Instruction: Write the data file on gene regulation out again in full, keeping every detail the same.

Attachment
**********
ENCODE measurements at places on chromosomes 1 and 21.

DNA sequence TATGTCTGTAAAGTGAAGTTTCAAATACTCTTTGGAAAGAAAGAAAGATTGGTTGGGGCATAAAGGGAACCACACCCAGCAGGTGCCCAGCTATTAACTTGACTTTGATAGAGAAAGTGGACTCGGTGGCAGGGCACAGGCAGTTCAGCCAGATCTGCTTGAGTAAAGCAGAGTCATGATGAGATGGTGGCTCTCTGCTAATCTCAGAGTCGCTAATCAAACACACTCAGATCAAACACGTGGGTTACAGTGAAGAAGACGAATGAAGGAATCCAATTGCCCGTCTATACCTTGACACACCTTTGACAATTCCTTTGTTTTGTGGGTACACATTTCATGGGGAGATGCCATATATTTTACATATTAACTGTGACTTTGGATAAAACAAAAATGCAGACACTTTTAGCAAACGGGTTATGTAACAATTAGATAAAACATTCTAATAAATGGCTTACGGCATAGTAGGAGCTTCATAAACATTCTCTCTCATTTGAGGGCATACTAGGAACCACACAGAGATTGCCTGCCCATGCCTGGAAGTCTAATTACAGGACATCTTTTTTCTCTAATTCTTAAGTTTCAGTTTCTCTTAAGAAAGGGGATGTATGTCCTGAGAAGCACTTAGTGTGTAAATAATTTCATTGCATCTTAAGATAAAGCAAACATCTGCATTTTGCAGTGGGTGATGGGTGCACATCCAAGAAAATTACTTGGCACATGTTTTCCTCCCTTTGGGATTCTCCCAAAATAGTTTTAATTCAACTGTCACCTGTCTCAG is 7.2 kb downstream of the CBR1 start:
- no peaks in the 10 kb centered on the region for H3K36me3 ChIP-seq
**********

ENCODE measurements at places on chromosomes 1 and 21.

DNA sequence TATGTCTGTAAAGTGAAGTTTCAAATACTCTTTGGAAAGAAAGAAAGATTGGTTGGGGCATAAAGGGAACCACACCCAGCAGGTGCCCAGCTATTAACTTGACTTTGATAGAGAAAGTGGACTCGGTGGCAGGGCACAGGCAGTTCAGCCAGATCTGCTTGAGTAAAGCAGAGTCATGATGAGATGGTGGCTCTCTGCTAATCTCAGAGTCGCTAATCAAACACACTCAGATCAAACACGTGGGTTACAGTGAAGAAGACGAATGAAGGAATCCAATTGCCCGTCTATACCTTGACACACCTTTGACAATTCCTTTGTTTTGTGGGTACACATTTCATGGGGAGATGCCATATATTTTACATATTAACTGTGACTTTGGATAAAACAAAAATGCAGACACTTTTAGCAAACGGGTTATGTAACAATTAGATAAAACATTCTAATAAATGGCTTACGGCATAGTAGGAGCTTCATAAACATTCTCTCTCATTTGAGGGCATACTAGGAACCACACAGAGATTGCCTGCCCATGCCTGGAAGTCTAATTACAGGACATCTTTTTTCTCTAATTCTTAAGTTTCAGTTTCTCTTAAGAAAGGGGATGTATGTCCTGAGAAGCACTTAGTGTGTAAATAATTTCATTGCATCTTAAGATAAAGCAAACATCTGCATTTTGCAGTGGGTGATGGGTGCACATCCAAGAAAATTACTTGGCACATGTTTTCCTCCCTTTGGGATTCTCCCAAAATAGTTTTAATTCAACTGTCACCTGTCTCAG is 7.2 kb downstream of the CBR1 start:
- no peaks in the 10 kb centered on the region for H3K36me3 ChIP-seq